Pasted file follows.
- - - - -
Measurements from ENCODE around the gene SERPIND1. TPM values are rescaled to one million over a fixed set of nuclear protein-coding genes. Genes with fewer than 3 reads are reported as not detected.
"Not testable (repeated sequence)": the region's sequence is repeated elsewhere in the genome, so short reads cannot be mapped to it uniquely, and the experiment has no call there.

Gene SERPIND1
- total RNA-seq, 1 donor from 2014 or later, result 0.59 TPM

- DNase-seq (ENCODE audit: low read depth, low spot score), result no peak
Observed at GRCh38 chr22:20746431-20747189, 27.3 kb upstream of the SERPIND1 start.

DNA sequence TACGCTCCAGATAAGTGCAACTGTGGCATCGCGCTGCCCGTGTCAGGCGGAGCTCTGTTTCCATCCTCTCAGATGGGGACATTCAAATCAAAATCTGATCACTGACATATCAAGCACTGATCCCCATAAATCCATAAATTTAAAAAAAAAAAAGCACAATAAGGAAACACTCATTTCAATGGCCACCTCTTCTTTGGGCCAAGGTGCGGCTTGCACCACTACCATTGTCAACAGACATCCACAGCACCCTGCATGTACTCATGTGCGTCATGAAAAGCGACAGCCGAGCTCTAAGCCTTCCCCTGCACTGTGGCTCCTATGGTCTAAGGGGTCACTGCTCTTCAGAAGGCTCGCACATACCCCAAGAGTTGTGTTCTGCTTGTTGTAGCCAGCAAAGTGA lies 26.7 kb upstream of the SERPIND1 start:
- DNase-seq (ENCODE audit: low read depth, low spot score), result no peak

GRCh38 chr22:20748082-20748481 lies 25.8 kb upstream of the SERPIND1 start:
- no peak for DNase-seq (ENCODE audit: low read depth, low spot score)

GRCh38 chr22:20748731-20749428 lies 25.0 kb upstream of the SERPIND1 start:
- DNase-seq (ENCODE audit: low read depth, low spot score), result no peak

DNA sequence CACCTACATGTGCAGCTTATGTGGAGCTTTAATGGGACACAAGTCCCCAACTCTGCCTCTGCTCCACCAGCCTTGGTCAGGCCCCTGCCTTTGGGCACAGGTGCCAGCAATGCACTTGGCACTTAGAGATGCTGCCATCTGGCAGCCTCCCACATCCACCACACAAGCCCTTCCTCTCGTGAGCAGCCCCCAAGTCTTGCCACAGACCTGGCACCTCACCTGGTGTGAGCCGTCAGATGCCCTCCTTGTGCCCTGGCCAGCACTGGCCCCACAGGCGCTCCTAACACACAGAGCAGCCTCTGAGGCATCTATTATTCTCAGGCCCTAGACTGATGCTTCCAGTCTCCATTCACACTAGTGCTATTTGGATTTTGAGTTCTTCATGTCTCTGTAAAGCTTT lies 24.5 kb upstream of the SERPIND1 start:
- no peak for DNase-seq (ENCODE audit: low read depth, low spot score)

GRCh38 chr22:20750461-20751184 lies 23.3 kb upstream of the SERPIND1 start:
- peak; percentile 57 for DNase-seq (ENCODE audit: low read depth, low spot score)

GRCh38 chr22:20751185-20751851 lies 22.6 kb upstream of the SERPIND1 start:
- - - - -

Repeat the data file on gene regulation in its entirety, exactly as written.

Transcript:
Measurements from ENCODE around the gene SERPIND1. TPM values are rescaled to one million over a fixed set of nuclear protein-coding genes. Genes with fewer than 3 reads are reported as not detected.
"Not testable (repeated sequence)": the region's sequence is repeated elsewhere in the genome, so short reads cannot be mapped to it uniquely, and the experiment has no call there.

Gene SERPIND1
- total RNA-seq, 1 donor from 2014 or later, result 0.59 TPM

- DNase-seq (ENCODE audit: low read depth, low spot score), result no peak
Observed at GRCh38 chr22:20746431-20747189, 27.3 kb upstream of the SERPIND1 start.

DNA sequence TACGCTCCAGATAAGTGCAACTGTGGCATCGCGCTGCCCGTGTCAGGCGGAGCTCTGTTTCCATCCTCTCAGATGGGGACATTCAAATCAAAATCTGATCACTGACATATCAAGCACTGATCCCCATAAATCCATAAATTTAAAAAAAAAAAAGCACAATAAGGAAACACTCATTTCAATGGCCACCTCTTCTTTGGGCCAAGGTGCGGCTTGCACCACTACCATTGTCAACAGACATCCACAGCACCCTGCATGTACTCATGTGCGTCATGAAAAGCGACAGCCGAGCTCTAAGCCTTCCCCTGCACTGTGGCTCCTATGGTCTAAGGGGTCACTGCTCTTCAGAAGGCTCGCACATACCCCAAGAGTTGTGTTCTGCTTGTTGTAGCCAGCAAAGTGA lies 26.7 kb upstream of the SERPIND1 start:
- DNase-seq (ENCODE audit: low read depth, low spot score), result no peak

GRCh38 chr22:20748082-20748481 lies 25.8 kb upstream of the SERPIND1 start:
- no peak for DNase-seq (ENCODE audit: low read depth, low spot score)

GRCh38 chr22:20748731-20749428 lies 25.0 kb upstream of the SERPIND1 start:
- DNase-seq (ENCODE audit: low read depth, low spot score), result no peak

DNA sequence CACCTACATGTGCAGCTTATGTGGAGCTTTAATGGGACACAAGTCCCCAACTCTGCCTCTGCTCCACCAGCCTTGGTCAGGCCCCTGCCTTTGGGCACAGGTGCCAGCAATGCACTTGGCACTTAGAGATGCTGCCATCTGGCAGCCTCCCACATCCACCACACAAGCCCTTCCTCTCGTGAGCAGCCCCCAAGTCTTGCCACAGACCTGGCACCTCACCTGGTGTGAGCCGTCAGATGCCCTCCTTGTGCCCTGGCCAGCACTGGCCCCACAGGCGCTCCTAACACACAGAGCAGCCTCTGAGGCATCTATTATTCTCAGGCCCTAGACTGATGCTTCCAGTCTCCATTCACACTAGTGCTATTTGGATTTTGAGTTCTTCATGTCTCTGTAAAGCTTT lies 24.5 kb upstream of the SERPIND1 start:
- no peak for DNase-seq (ENCODE audit: low read depth, low spot score)

GRCh38 chr22:20750461-20751184 lies 23.3 kb upstream of the SERPIND1 start:
- peak; percentile 57 for DNase-seq (ENCODE audit: low read depth, low spot score)

GRCh38 chr22:20751185-20751851 lies 22.6 kb upstream of the SERPIND1 start: